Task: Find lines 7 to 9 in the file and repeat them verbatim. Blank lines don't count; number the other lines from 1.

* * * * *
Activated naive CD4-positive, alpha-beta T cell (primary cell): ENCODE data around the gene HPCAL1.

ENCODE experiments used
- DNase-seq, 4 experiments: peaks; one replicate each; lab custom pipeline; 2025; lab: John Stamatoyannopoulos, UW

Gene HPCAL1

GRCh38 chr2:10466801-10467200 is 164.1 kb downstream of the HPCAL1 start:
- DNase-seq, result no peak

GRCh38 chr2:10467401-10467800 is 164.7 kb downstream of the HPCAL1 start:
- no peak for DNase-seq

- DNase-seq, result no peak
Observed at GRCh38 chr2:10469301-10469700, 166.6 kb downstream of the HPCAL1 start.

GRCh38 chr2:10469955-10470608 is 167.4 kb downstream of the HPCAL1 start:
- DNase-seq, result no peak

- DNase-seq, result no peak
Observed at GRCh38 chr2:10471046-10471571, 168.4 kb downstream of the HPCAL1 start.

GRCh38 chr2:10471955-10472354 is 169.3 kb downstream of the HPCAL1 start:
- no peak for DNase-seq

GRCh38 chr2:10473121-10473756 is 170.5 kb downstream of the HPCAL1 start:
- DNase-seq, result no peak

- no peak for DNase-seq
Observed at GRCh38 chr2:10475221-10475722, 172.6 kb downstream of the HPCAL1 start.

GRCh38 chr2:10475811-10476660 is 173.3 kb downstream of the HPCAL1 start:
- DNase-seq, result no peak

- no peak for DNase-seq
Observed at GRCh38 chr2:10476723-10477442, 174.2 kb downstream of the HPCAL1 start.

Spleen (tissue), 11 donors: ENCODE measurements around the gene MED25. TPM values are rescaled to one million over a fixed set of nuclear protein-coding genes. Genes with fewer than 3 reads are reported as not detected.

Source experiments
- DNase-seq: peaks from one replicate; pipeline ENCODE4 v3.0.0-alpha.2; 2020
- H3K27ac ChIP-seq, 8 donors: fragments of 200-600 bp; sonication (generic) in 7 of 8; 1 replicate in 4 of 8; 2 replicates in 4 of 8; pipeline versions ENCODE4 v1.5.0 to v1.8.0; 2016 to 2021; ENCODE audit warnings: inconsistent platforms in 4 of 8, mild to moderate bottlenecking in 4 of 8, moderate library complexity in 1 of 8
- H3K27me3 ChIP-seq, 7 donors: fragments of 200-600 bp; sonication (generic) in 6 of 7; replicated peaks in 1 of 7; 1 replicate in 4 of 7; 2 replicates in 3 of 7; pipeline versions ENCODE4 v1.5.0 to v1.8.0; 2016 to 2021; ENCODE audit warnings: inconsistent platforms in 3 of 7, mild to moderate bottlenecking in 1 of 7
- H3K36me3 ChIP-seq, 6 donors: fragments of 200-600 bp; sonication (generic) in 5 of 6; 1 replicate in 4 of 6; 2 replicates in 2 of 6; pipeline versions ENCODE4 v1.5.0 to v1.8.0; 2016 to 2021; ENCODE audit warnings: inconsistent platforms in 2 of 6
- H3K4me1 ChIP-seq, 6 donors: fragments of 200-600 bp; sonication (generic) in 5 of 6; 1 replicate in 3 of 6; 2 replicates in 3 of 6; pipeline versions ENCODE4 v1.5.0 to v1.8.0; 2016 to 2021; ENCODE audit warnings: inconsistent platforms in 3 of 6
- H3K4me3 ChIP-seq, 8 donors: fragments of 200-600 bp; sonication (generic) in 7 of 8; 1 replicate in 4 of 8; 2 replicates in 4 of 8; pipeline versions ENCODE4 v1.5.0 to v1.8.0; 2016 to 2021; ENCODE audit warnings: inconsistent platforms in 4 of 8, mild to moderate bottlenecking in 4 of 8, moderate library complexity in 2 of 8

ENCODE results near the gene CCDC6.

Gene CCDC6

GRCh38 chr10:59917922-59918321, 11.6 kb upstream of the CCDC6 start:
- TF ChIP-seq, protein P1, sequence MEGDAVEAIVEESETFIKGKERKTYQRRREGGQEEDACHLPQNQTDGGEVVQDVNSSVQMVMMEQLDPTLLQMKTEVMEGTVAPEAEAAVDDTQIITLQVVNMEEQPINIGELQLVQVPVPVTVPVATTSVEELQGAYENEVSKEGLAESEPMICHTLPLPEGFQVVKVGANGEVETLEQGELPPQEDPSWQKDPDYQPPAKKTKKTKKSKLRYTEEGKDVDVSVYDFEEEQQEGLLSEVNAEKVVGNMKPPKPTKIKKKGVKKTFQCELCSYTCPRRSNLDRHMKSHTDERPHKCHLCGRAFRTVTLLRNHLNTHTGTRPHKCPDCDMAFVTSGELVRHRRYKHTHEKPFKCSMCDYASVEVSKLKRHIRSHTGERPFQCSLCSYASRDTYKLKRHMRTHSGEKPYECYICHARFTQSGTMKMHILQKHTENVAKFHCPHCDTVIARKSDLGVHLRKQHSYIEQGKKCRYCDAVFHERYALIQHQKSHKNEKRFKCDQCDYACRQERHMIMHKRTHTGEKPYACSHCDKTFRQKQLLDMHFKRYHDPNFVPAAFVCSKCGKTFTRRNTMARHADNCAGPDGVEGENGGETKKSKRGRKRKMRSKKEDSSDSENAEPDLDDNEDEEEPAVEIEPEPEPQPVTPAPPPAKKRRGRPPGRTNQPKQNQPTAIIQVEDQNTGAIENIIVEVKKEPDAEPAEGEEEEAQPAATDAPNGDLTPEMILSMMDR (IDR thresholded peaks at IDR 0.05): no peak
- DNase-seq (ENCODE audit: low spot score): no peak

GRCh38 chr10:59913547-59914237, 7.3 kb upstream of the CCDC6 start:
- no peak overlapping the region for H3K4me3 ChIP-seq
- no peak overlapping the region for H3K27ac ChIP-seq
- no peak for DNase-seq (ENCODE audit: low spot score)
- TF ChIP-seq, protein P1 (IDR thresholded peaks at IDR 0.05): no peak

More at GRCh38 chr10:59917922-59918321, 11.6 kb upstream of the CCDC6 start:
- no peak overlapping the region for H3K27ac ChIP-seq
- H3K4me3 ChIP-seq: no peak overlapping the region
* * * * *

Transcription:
GRCh38 chr2:10467401-10467800 is 164.7 kb downstream of the HPCAL1 start:
- no peak for DNase-seq

- DNase-seq, result no peak